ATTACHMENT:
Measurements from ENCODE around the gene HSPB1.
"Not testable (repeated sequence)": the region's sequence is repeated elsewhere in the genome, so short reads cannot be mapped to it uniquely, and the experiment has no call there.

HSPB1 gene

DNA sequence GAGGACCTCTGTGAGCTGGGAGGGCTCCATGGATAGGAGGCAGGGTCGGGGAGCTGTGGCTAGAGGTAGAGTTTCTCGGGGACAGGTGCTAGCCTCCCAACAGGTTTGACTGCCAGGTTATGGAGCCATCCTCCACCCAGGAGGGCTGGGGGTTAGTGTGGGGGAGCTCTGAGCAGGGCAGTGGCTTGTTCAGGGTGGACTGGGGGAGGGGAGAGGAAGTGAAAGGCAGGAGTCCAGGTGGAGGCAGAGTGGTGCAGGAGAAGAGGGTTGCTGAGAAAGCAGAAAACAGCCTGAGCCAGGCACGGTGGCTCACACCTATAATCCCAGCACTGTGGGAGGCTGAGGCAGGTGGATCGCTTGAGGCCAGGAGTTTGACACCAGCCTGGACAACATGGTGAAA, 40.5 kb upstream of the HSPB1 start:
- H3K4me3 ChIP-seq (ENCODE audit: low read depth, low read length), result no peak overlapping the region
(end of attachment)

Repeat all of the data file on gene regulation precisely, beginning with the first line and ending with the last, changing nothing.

Measurements from ENCODE around the gene HSPB1.
"Not testable (repeated sequence)": the region's sequence is repeated elsewhere in the genome, so short reads cannot be mapped to it uniquely, and the experiment has no call there.

HSPB1 gene

DNA sequence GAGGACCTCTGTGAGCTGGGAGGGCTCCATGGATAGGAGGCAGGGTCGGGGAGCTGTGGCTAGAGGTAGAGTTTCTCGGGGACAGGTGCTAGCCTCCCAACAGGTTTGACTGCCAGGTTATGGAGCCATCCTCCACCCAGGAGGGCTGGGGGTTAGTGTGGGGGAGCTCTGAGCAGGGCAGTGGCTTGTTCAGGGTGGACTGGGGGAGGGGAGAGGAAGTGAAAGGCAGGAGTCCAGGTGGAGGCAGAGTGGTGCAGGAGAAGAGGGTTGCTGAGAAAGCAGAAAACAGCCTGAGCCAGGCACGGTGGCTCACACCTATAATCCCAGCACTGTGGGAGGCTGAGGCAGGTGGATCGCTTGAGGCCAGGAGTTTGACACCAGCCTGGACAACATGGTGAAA, 40.5 kb upstream of the HSPB1 start:
- H3K4me3 ChIP-seq (ENCODE audit: low read depth, low read length), result no peak overlapping the region